Equity, Diversity, and Inclusion

 

Equity, Diversity, and Inclusion (EDI) are fundamental values of the association and its members, and EDI is listed as a strategic direction of the American Library Association. Equity, diversity, and inclusion work is never finished, and it is important that library workers continue to discover new strategies that will lead to more equitable library services. During LibLearnX, we have created space to foster learning and growth in various equity, diversity, and inclusion topics.

To learn more about EDI efforts at ALA, we invite members to visit ALA’s Office for Diversity, Literacy and Outreach Services which offers diverse book awards, professional development opportunities, scholarships, and more.

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See a sample of EDI education sessions below, with more to be added soon.

ShopTalks

Pick up practical knowledge and tips and learn about hot topics and trends at “bite-sized” Shop Talk presentations that focus on a specific idea, project, or workflow. Sessions will be approximately 2025 minutes in length.

Diversity, Equity, and Inclusion (DEI) programming should be seen as ideas that promote acceptance and solutions that are put in place for change. DEI programming can complement and reinforce the organization's mission, vision, and values. Programming should have an impact to deliver meaningful information and should align with the organization’s needs. Our library’s Diversity and Inclusion committee recognized the need for such programming and has developed several ways and methods to deliver DEI content. This presentation will discuss our programs, how/where we deliver the content, the impact that these programs have made, and strategies to avoid ineffective programming.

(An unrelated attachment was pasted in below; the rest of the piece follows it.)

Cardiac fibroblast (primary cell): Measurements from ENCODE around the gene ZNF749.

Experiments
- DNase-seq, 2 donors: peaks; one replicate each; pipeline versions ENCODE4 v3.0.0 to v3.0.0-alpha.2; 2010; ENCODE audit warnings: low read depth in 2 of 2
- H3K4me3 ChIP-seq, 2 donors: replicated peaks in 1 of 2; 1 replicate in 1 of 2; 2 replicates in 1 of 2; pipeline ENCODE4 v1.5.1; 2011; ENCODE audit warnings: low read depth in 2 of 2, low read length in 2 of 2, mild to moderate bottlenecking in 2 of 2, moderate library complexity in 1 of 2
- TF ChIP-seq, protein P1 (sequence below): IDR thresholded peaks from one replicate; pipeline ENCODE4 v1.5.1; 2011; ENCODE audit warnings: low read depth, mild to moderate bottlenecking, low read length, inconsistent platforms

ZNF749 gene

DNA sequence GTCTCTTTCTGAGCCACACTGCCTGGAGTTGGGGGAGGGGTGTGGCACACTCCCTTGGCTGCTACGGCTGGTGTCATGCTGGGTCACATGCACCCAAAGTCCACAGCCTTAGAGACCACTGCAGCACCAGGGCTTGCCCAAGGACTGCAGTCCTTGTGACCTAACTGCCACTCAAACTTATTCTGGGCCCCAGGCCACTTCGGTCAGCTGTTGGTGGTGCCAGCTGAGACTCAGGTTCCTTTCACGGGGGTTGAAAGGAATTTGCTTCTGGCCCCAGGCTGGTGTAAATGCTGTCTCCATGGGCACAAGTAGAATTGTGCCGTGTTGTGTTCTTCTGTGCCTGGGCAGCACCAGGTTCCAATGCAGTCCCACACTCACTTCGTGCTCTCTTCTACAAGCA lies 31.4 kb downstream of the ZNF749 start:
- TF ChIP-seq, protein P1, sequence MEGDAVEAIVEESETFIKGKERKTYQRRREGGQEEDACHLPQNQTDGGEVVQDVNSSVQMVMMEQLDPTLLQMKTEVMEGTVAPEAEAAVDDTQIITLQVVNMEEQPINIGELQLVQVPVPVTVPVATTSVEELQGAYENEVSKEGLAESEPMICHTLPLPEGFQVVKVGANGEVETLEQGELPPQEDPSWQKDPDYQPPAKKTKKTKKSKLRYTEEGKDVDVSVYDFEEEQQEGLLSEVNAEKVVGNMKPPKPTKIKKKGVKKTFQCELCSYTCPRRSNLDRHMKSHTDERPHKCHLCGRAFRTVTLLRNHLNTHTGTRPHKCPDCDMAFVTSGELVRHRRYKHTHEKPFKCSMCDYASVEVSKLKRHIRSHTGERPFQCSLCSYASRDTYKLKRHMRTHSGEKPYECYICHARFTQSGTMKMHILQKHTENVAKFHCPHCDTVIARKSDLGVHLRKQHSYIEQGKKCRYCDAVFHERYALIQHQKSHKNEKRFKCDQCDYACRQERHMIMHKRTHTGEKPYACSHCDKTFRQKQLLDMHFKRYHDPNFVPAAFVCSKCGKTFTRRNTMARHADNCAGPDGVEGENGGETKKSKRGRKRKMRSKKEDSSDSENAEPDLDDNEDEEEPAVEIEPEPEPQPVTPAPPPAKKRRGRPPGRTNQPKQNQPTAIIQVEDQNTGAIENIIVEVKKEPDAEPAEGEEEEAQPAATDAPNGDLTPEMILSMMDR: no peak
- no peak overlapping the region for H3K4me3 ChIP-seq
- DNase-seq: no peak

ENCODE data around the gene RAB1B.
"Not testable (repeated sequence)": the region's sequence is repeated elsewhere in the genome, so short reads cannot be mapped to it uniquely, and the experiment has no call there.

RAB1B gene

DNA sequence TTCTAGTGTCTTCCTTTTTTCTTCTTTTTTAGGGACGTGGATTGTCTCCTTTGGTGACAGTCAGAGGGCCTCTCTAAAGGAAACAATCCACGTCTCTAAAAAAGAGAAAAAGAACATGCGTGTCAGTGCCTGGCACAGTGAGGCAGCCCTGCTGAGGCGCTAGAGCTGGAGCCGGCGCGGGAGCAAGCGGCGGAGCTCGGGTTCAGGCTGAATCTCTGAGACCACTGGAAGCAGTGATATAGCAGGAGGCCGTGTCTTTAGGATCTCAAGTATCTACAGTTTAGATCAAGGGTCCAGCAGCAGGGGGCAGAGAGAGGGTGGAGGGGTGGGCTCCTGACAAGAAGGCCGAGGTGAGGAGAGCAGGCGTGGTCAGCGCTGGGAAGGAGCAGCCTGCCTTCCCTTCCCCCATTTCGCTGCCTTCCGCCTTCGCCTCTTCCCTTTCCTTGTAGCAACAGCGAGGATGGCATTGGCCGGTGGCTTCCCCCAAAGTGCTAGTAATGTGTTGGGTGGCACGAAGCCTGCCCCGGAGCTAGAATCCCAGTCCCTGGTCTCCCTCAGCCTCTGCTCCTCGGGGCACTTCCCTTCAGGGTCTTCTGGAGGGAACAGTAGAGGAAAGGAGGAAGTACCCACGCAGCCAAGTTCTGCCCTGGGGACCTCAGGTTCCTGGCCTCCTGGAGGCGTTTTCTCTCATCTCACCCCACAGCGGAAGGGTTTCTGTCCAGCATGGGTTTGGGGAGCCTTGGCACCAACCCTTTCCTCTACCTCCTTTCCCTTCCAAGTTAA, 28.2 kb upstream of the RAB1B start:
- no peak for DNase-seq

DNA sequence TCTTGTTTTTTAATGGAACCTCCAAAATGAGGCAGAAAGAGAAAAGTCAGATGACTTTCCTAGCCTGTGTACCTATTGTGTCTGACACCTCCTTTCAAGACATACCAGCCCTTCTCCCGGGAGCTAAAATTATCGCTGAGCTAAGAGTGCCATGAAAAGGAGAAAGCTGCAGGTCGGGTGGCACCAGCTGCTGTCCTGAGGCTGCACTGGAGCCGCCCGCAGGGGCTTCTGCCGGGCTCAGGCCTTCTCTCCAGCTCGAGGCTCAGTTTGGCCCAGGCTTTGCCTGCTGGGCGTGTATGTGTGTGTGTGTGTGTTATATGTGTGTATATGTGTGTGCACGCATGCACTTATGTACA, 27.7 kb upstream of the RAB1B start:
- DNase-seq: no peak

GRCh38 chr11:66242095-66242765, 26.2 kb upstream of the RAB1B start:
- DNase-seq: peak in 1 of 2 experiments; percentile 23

The American Indian Library Association sponsored a new member initiative to encourage people to read materials from Indigenous authors. How did this inaugural program do, and how can you replicate something similar? What's next for Read Native?

Have you ever wondered why your library doesn't have an internship program? Have you thought about changing that? Does the lack of diversity in librarianship bother you? As a previous graduate library intern and now a Resident Information Literacy Librarian at the University of Northern Colorado, Ramón shares insights from his experience as well as that of other interns into why library internships matter, their impact on BIPOC library students, and how internships can help libraries work on their Equity, Diversity, and Inclusion goals.